Saturday, May 14, 2022

'A Man By Himself Is in Bad Company'

The library has a circulating first edition of Eric Hoffer’s second book, The Passionate State of Mind, and Other Aphorisms (Harper & Brothers, 1955). I’ve read it before and even when I disagree with him I find Hoffer’s plain-spokenness and common sense a balm. [My spelling software asked if I meant bomb.] His syndicated newspaper column in the late 60’s was one of the reasons I decided to become a reporter. 

The copy I’m reading has been heavily annotated by someone, usually with a ballpoint pen. By “heavily” I mean on almost every page of the 151-page volume. This constitutes ambitious vandalism, graffiti on a small canvas. There’s evidence that a second annotator has commented on the first set of remarks, leaving on some pages a dense palimpsest few will ever read. Both can be commended for good, legible penmanship and the intensity of their engagement with the text. Here is Hoffer’s Aphorism 262: “A man by himself is in bad company.”


This is Hoffer being provocative, especially to twenty-first-century sensibilities. The honest among us know precisely the hellishness we’re capable of. The first annotator writes in pencil, “Speak for yourself.” The second, in ink: “He obviously speaks from bad experiences!” Thanks, fellas.


In the preceding aphorism, Hoffer writes: “Much of man’s thinking is propaganda of his appetites.” Now our guide dates himself: “At least he knows his Freud – or is it his Norman O. Brown?” There’s a name I haven’t encountered in half a century. Elsewhere, our man cites Montaigne, Socrates, Pascal, Bertrand Russell and, most often, Nietzsche, usually in opposition to Hoffer. In other words, we’re dealing with an undergraduate, probably closer to my contemporaries than today's undergrads. Here is Hoffer’s Aphorism 179:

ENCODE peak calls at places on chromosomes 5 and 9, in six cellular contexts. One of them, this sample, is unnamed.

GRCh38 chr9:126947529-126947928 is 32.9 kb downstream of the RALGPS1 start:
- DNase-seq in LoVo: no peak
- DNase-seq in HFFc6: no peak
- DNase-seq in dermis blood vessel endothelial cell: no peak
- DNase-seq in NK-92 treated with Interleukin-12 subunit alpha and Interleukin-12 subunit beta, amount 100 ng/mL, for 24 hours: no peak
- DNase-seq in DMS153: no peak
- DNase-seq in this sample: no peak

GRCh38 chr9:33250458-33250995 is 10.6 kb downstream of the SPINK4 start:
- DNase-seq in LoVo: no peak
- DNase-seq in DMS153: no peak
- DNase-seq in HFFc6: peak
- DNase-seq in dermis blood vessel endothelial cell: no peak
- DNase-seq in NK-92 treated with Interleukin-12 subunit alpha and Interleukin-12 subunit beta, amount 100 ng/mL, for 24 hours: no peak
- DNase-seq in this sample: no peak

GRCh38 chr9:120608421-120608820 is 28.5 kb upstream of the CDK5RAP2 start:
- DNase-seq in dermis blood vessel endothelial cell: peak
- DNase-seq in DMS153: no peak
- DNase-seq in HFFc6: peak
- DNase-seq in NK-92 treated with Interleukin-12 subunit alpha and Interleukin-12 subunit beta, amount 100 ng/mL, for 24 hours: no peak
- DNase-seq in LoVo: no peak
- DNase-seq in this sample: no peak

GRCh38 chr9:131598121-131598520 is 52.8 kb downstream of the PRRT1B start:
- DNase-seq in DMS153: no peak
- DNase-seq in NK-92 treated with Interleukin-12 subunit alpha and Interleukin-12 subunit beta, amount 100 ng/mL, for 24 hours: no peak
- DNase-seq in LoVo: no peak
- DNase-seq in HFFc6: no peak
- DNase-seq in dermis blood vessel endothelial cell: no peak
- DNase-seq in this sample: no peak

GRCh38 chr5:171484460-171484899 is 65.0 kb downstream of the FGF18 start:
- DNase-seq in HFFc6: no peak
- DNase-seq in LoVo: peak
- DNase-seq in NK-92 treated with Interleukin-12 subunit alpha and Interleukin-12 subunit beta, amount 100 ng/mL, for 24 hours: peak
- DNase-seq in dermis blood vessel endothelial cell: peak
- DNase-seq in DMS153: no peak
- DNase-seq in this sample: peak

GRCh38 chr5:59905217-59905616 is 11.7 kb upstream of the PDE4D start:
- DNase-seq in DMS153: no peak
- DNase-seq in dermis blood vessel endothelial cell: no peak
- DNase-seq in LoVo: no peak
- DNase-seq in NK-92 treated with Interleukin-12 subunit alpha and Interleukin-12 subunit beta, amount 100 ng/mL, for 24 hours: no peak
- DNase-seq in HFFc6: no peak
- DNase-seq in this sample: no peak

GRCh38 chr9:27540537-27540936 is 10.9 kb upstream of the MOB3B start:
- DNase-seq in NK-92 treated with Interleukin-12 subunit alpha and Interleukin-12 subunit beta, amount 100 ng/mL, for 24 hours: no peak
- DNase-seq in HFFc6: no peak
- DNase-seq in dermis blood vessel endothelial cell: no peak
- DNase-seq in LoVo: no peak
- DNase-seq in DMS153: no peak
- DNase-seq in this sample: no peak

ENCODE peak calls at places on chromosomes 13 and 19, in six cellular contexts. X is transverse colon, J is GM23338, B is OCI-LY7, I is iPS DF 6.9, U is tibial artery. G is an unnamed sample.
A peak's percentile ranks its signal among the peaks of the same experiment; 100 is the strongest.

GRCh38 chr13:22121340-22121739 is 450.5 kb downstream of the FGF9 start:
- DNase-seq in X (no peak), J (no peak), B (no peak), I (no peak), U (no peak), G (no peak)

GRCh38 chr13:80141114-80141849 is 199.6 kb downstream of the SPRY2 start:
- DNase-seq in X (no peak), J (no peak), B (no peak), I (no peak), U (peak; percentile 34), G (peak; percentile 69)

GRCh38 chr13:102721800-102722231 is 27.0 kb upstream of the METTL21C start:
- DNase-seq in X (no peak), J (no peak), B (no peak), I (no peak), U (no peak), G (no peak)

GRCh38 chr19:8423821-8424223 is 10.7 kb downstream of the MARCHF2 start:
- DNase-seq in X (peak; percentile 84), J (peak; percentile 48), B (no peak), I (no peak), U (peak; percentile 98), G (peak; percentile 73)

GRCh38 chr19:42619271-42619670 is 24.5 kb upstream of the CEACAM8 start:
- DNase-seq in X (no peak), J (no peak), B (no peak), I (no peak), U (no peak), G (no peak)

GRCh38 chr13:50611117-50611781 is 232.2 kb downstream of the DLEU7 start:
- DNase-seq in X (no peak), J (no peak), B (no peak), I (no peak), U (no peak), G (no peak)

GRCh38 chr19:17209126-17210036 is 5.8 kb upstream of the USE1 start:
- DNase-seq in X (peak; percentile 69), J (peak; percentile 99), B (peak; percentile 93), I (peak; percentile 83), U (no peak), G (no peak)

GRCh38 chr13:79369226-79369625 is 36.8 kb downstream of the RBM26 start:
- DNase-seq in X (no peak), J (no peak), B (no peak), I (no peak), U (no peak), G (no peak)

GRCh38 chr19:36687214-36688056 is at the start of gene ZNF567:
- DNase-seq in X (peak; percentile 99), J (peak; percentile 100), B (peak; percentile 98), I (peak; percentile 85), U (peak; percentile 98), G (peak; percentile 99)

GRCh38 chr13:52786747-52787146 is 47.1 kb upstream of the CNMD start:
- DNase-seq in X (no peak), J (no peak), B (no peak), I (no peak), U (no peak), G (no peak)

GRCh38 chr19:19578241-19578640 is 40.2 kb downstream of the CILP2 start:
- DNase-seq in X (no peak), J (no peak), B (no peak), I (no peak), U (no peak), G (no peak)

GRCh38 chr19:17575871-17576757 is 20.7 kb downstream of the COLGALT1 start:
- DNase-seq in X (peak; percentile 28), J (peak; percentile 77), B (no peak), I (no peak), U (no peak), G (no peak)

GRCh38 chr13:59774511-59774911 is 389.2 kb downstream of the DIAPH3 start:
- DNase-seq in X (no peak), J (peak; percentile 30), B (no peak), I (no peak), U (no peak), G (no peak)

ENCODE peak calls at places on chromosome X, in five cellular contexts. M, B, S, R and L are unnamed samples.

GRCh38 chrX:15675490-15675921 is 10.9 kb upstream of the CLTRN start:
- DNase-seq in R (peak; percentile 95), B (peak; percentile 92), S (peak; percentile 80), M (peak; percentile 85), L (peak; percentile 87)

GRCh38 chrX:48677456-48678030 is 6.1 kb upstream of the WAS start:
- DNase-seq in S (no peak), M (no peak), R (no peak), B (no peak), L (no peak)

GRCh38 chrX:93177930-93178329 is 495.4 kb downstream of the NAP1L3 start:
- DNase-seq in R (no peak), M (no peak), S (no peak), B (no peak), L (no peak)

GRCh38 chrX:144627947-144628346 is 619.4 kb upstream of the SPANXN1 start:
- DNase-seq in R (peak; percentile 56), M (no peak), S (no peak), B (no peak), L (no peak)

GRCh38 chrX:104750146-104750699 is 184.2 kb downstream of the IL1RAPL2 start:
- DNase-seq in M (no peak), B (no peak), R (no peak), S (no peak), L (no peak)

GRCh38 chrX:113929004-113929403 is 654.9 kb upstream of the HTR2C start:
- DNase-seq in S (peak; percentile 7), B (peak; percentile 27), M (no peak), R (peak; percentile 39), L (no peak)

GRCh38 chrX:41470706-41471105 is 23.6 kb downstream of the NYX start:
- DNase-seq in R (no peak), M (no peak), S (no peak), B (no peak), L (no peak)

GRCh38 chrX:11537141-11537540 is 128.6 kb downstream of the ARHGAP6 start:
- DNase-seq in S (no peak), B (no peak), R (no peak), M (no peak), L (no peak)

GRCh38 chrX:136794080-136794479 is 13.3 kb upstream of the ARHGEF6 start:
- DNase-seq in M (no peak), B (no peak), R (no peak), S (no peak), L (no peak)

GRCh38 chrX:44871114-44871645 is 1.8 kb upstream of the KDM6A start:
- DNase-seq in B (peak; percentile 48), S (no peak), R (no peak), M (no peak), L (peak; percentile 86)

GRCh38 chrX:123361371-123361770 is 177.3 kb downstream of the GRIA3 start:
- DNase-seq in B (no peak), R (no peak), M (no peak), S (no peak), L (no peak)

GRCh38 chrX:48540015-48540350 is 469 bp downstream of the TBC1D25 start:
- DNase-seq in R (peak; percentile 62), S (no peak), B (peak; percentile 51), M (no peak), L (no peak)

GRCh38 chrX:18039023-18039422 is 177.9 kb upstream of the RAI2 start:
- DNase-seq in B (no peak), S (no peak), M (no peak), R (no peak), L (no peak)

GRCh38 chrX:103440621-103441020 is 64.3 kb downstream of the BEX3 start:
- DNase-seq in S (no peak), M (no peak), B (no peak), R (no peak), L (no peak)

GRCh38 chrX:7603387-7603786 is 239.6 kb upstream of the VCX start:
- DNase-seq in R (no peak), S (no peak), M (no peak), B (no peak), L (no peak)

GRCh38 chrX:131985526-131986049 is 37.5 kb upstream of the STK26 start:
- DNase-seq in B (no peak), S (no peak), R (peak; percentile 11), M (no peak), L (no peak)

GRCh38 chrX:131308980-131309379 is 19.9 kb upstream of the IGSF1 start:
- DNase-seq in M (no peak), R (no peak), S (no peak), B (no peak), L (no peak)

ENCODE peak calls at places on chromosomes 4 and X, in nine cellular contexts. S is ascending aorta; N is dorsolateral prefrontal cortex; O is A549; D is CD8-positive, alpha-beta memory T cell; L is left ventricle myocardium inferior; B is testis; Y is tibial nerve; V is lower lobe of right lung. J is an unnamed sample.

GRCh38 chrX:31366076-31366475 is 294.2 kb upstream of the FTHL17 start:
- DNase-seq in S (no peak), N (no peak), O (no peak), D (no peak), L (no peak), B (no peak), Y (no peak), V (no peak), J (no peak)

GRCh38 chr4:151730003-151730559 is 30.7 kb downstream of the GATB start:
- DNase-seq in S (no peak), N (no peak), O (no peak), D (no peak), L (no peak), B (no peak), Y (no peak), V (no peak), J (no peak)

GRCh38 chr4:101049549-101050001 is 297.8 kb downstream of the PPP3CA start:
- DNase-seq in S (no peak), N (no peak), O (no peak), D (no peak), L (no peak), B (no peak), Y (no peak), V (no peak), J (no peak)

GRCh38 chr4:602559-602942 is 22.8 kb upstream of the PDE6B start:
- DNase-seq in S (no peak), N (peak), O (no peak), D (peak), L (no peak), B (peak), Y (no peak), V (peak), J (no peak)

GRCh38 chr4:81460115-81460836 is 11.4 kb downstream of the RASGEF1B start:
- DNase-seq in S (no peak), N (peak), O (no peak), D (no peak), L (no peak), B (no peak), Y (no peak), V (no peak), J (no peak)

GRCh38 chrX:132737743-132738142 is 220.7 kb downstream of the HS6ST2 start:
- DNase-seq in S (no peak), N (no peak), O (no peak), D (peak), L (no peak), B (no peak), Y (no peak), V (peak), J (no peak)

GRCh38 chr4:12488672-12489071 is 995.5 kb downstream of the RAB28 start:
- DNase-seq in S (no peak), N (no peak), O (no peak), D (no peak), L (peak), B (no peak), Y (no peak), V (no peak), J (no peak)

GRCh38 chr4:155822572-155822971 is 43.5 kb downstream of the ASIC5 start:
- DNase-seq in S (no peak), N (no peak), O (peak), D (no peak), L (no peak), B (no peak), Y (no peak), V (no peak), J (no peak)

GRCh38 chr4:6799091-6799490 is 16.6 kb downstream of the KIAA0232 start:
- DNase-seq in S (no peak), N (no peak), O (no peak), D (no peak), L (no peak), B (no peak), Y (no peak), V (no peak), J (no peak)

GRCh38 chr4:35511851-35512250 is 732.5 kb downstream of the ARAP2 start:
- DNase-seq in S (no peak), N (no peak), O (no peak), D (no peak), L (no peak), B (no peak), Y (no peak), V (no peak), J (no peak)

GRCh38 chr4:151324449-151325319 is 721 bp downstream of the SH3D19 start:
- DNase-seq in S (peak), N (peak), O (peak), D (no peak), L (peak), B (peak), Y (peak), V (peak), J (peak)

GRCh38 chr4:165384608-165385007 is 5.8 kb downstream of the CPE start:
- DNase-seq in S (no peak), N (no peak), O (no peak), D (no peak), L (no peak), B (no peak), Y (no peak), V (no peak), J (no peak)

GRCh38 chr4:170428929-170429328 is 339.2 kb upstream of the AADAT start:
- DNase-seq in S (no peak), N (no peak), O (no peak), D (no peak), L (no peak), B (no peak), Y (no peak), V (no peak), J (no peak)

“When a situation is so unprecedented that no amount of knowledge or experience is adequate to master it, then the ignorant and inexperienced are more fit to deal with it than the learned and experienced. The unknown and untried give as it were a special fitness to the unfit.”


Admittedly, this is dubious. Hoffer is baiting the over-educated elite. I’m not sure either group is especially competent in a crisis. Our man resorts to his old reliable snobbery:


“This is so blatantly anti-intellectual that one doesn’t know whether to laugh or cry."


I pick laugh.


John Dieffenbach said...

Thank you, Patrick, for "palimpsest."

Tim Guirl said...

I read Eric Hoffer's syndicated columns in the late 60s. This was a time when I discovered the joys of reading. Reading and music have helped sustain me throughout my lifetime.

Richard Zuelch said...

Tim, I agree: reading, music, and a sense of humor are all necessary to get through life sane (more or less).

Tim Guirl said...

Yes, Richard, a sense of humor is essential, and is what separates humankind from the rest of creation. And God, too, has a sense of humor. If you want to hear God laugh, tell him your plans.